Up, and to the office, where all the morning. At noon dined at home, being without any words friends with my wife, though last night I was very angry, and do think I did give her as much cause to be angry with me. After dinner I walked to Arundell House, the way very dusty, the day of meeting of the Society being changed from Wednesday to Thursday, which I knew not before, because the Wednesday is a Council-day, and several of the Council are of the Society, and would come but for their attending the King at Council; where I find much company, indeed very much company, in expectation of the Duchesse of Newcastle, who had desired to be invited to the Society; and was, after much debate, pro and con., it seems many being against it; and we do believe the town will be full of ballads of it. Anon comes the Duchesse with her women attending her; among others, the Ferabosco, of whom so much talk is that her lady would bid her show her face and kill the gallants. She is indeed black, and hath good black little eyes, but otherwise but a very ordinary woman I do think, but they say sings well. The Duchesse hath been a good, comely woman; but her dress so antick, and her deportment so ordinary, that I do not like her at all, nor did I hear her say any thing that was worth hearing, but that she was full of admiration, all admiration. Several fine experiments were shown her of colours, loadstones, microscopes, and of liquors among others, of one that did, while she was there, turn a piece of roasted mutton into pure blood, which was very rare. Here was Mrs. Moore of Cambridge, whom I had not seen before, and I was glad to see her; as also a very pretty black boy that run up and down the room, somebody’s child in Arundell House. After they had shown her many experiments, and she cried still she was full of admiration, she departed, being led out and in by several Lords that were there; among others Lord George Barkeley and Earl of Carlisle, and a very pretty young man, the Duke of Somerset.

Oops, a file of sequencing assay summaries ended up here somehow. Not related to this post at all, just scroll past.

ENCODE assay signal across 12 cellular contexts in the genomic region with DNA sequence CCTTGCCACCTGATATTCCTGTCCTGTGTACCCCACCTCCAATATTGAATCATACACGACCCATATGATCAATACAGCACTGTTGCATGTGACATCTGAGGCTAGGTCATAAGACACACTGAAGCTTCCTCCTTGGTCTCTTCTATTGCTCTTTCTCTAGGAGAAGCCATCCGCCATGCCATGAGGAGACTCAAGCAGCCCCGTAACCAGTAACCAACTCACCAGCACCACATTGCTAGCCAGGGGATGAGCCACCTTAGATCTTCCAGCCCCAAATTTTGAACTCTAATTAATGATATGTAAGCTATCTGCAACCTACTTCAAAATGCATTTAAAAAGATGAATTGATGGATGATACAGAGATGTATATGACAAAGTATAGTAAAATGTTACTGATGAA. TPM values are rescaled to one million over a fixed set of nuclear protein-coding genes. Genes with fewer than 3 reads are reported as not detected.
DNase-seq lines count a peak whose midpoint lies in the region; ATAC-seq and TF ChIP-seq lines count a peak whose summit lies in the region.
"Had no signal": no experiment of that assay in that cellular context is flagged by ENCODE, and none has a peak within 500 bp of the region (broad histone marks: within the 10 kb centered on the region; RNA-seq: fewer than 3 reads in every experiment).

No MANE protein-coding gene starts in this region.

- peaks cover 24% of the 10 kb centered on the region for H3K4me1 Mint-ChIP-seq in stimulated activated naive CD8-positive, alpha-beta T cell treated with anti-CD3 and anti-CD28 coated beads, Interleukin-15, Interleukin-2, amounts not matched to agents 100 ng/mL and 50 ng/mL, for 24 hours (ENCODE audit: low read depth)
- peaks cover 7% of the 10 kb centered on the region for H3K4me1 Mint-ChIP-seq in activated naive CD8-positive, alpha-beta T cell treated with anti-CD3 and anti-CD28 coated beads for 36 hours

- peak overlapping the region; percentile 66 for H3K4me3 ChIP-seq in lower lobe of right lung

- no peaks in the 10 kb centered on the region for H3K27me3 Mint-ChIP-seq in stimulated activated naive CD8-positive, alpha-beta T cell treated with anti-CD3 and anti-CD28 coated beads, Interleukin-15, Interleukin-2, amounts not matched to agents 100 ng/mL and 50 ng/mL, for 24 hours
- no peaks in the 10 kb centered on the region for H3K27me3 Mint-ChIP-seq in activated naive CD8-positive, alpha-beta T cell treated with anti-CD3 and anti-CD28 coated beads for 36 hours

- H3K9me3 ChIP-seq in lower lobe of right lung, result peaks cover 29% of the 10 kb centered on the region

She gone, I by coach home, and there busy at my letters till night, and then with my wife in the evening singing with her in the garden with great pleasure, and so home to supper and to bed.
a home without any dust
would be full of lack
eyes like stones
turn into ore
as somebody’s child
experiments in the garden
Erasure poem derived from The Diary of Samuel Pepys, Thursday 30 May 1667.